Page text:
Throughout the 1960s 70s and 80s, Cuba traded one ton of sugar to the Soviet Union in exchange for four tons of oil. This agreement helped the Cuban economy progress in the face of the U.S. trade embargo. But the collapse of the Soviet Union in 1991 ushered in what Cubans call the country’s “Special Period,” an economic crisis punctuated by a sudden lack of fossil fuel energy that crippled every sector of the country’s economy.

Oil shortages have left Cuba with old-school ways of manifesting the the power of the future.

This major setback resulted in an economy that moves at a glacial pace. The Economist Intelligence Unit reports that despite Cuba’s own oil reserves, a healthy volume of imports from Venezuela, and large investment in the island’s refining capacities, troubles such as inconsistent supply and electricity shortages persist. As a result, the country launched its “Energy Revolution” in 2006. The goal was – and still is – to decentralize power generation, improve transmission lines, replace old appliances with energy-efficient ones, and increase the presence of renewable energy sources.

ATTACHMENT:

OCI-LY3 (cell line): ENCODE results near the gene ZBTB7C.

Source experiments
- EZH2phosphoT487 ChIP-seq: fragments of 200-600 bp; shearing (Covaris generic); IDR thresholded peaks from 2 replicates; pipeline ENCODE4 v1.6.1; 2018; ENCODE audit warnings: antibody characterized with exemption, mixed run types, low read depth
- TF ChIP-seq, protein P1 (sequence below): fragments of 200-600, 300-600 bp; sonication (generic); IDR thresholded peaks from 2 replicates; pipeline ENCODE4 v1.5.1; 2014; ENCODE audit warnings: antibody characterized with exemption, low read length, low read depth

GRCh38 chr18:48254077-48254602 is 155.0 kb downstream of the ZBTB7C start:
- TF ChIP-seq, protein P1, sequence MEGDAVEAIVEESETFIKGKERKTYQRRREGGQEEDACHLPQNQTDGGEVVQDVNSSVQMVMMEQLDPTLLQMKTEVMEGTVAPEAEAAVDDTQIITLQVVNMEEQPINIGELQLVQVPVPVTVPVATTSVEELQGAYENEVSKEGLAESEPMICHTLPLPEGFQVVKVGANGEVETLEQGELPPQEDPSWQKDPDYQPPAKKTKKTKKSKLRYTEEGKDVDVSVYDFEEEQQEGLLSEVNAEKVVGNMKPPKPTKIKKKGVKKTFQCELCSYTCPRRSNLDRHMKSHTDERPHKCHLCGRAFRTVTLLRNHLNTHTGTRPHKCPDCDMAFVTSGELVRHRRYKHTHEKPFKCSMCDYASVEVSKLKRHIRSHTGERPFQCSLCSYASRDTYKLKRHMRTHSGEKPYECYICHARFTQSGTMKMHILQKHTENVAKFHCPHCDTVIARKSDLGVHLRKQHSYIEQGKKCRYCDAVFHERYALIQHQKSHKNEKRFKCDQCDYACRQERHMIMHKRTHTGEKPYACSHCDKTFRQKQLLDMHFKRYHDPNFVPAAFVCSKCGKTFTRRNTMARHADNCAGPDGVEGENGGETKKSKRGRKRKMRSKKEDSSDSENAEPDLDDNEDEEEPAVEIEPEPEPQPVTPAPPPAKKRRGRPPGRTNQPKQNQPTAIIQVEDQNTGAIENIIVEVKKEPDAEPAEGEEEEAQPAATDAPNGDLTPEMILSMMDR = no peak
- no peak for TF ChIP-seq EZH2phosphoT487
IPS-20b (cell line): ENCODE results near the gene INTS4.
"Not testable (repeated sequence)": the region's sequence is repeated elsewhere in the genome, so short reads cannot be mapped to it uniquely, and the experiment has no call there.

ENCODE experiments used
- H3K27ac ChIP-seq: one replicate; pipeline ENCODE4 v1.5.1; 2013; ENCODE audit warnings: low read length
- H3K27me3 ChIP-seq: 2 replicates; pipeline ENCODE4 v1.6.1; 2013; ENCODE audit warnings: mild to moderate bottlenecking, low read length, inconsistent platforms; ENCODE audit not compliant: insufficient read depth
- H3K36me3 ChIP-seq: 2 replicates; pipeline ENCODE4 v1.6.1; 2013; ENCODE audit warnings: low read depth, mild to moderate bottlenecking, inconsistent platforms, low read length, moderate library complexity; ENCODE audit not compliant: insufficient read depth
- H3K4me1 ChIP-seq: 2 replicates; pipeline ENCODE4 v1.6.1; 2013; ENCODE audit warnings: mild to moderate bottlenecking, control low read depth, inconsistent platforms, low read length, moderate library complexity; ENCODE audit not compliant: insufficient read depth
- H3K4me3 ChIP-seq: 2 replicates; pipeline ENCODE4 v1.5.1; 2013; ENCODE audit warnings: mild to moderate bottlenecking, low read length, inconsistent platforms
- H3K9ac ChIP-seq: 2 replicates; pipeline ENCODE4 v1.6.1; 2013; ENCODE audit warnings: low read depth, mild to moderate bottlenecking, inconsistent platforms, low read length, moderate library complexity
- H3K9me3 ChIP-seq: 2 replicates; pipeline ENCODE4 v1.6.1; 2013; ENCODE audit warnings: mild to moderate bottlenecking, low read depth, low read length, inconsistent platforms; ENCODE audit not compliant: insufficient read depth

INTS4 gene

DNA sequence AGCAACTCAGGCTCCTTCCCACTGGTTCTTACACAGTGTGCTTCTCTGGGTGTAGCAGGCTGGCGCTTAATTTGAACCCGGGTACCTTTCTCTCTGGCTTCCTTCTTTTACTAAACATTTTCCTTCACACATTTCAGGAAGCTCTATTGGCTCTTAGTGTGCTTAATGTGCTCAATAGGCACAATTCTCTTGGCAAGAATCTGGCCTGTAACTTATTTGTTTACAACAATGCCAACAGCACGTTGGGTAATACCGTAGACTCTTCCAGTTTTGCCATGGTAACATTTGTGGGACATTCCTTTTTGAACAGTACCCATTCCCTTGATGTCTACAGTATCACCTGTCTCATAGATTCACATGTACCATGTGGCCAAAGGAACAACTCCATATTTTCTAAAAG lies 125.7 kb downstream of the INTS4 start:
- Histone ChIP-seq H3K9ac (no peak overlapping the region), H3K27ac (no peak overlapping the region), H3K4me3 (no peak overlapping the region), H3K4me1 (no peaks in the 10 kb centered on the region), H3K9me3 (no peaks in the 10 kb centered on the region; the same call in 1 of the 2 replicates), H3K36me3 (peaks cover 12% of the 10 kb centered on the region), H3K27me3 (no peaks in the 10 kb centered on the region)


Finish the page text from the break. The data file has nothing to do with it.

To that end, Cuba’s state-owned Zerus S.A. recently signed a Memorandum of Understanding (MOU) with Havana Energy Ltd., a U.K.-based renewable energy company, to develop a 30 megawatt MW pilot project for generating electricity from sugarcane stalk residue, or bagasse, at a sugar mill in Ciro Redondo. It’s the first step of a larger project that has the potential to satisfy almost half of the island’s 3,000 MW power needs and to possibly deliver a return on investment in just five years.

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Caribbean renewable energy, developing countries, energy, renewable energy, renewable energy investment, sugarcane bagasse